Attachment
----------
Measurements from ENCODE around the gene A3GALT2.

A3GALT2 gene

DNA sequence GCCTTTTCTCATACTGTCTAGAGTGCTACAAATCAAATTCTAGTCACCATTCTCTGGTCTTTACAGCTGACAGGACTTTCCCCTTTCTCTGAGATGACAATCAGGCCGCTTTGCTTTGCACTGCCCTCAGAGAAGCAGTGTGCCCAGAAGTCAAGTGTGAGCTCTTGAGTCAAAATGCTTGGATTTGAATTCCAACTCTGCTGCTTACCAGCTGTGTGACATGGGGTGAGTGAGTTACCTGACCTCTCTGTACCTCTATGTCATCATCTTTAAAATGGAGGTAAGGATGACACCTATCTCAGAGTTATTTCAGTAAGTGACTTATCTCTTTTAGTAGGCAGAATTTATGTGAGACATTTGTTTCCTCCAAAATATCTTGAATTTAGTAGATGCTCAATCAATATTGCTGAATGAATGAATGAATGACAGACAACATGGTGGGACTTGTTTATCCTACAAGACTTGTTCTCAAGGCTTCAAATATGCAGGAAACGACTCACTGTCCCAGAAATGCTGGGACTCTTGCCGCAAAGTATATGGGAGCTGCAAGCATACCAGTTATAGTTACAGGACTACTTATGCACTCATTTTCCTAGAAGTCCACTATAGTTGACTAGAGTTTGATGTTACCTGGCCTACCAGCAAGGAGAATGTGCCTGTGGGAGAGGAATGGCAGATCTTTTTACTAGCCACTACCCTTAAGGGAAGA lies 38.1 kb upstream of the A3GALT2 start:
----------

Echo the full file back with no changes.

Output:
Measurements from ENCODE around the gene A3GALT2.

A3GALT2 gene

DNA sequence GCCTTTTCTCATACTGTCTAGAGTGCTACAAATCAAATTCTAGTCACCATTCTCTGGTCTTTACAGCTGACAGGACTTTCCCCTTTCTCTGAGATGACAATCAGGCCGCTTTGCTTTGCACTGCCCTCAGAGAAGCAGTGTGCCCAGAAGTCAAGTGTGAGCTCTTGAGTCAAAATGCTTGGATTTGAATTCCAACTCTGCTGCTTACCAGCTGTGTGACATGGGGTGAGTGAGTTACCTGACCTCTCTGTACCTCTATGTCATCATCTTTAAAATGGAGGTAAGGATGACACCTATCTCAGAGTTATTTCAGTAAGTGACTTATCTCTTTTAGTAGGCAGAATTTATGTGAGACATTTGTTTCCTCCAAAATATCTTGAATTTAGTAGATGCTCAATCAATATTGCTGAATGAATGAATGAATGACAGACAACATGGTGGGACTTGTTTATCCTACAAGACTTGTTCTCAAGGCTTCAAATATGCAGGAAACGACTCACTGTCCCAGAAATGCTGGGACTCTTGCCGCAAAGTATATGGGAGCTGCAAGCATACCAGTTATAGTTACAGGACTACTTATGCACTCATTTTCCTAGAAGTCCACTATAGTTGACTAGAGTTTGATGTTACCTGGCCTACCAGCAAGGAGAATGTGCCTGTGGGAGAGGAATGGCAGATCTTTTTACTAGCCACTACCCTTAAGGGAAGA lies 38.1 kb upstream of the A3GALT2 start: